“Consolation is the happiness that carries pain with it. It springs from the very heart of grief”
– Archbishop Luis M. Martinez (theologian and poet)
Consolation springs from grief? What is this theologian trying to tell us? I thought it would spring from something good. It does. The Holy Spirit! When I first read this quotation, I did not understand it. I trust what this wise theologian, Luis M. Martinez (Archbishop of Mexico City from 1937–1956) has to say, and so I began to reflect on what it means to be consoled by another. To be consoled means you are initially in a place where you are not doing well, but then you receive comfort, solace, reprieve. Being in a painful situation creates the space for you to be to be consoled by another. The very act of consoling comes from someone who sees a need or some suffering, and desires to alleviate that pain, that suffering. Just like ice is used to alleviate the swelling of a rolled ankle or aloe cream for a painful sunburn.
The truth that consolation is a happiness that carries pain makes me think of a movie that represents this concept so well! A few years ago, an animated Disney movie came out called Inside Out. For those who haven’t seen it, it follows a 12-year-old girl, Riley, and her emotions. Her main five emotions are characters in the movie and their personalities and colors embody their emotions: Joy (yellow), Sadness (blue), Anger (red), Disgust (green), and Fear (purple). In the girl’s mind (where the characters Joy, Sadness, Anger, Disgust and Fear talk and live) her memories are created according to each emotion, a foundational memory of joy, or sadness or fear that all help make her personality unique.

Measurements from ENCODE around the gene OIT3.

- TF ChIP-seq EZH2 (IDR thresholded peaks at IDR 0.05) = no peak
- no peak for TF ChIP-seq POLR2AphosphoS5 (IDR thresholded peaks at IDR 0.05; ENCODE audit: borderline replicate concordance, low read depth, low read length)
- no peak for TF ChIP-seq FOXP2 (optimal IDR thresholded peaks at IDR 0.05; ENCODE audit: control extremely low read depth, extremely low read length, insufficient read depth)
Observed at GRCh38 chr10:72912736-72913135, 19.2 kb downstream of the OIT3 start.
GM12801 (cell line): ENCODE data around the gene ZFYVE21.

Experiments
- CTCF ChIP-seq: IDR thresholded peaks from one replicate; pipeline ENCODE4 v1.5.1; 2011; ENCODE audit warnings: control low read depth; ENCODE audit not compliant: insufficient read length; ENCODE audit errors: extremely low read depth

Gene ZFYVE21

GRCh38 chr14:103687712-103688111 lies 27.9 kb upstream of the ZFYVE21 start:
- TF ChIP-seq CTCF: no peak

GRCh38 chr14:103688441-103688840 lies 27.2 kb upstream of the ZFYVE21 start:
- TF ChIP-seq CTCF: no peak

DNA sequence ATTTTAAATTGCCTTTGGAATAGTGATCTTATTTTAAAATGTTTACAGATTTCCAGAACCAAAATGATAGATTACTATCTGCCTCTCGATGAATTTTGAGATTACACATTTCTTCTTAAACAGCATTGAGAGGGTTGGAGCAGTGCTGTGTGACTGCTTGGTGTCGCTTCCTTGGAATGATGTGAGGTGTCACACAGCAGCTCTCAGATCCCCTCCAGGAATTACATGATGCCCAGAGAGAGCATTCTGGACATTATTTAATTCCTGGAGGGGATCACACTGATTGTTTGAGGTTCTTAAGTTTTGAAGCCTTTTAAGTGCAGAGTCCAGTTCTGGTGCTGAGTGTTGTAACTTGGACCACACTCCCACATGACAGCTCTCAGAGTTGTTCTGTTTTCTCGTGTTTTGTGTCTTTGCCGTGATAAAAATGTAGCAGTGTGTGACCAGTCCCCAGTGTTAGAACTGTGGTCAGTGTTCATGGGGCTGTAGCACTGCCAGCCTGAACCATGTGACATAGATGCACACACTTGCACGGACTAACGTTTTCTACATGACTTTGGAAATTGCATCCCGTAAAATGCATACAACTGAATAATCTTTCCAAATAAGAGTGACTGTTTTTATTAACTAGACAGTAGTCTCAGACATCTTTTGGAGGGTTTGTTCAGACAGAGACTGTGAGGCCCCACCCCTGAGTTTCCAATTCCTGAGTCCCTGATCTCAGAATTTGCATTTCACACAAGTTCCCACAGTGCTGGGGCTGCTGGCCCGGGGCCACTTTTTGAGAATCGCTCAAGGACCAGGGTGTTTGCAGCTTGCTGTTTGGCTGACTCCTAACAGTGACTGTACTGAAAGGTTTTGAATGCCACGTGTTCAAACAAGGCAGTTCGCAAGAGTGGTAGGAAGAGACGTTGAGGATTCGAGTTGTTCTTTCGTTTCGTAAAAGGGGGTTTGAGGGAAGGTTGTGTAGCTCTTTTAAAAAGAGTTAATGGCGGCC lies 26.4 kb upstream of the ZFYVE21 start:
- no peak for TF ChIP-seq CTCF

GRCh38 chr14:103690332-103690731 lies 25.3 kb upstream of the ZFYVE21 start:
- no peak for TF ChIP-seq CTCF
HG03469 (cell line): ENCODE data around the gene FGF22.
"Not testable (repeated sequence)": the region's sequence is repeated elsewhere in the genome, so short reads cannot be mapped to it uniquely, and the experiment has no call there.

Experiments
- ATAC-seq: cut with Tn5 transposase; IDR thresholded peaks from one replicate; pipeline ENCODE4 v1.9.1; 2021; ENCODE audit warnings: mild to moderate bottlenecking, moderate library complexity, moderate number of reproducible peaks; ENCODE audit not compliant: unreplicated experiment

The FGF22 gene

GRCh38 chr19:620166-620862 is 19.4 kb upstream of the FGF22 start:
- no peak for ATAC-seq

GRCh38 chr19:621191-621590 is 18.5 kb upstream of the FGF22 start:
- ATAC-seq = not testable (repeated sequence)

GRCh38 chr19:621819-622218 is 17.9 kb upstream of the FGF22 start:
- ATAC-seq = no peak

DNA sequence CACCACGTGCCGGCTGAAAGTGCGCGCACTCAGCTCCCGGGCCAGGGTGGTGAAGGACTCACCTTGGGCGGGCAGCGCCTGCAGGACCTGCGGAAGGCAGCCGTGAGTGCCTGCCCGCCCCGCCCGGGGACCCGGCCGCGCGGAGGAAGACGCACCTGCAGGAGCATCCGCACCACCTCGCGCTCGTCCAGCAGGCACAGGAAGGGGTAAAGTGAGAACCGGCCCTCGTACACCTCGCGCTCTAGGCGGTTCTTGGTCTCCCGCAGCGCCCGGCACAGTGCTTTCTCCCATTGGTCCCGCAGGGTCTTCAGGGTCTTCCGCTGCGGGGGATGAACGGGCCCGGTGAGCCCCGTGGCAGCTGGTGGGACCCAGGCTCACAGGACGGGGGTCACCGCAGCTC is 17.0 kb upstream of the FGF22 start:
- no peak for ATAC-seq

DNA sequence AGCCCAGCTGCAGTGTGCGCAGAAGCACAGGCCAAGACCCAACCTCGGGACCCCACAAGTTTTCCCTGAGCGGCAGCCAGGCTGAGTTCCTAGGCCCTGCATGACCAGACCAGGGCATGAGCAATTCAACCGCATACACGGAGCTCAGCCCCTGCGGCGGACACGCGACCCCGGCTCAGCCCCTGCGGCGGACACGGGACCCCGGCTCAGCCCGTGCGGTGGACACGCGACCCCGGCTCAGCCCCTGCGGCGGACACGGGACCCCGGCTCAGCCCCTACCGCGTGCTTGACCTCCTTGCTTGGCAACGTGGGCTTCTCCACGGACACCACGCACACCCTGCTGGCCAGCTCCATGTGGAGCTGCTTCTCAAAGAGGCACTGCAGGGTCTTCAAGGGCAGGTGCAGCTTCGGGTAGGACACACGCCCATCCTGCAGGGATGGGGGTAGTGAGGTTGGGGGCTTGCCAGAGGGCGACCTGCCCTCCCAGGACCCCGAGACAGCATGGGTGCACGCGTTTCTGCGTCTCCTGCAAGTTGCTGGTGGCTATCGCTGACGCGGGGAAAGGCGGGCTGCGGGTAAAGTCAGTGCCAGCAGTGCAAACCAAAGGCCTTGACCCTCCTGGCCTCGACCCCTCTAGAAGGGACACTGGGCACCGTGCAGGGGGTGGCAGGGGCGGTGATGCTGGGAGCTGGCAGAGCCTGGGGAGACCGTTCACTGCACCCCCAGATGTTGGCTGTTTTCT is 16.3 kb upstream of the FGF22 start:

Throughout the movie we see that she becomes frustrated because she is not the happy, go-lucky girl she always was, but experiences deep sadness, anger, pain, suffering and loneliness for the first time. Like Riley, we often can become frustrated and angry where we are no longer happy and joyful or peaceful because of this particular suffering in our life and we don’t know how to return to our “happy place”. But a beautiful thing is revealed in the movie! Sadness brings back a memory of Riley’s when she lost the championship hockey game for her team: obviously she was devastated and began to cry for having let her team down, but as the memory continues to play out, she remembers how her teammates ended up coming over to her house to cheer her up and comfort her despite the loss of the game. They were more concerned about her well-being than a trophy and it soon becomes a memory of joy! The memory is longer just one color of blue sadness, but strokes of joyful yellow enveloping the memory.
How often has this same thing happened us! A moment of sadness, or of suffering, that then becomes moments of deep friendship and intimacy because someone came to us when we were struggling and in need of love. Often, we only remember the joyful part of a sweet gesture of someone coming to comfort us, but we should remember when we were struggling beforehand, how the person came to encounter us where we were and draws us into a moment of joy and communion! This act of consoling, of bringing each one of us from sorrow into joy, is something the Holy Spirit would like to do! The Holy Spirit wants to be that comfort of love for us. He wants to foster this relationship in love and He desires grow in relationship and intimacy with us through these moments of difficulty.
The Holy Spirit is the divine life inside us that always accompanies us. To know that someone is there with us when we are in pain or struggling, changes how we navigate and live that pain. And who can do that even more perfectly than God? His is the Consoler par excellence. Why? Because God is Love. Archbishop L. Martinez shares his profound reflections on the Holy Spirit, in True Devotion to the Holy Spirit,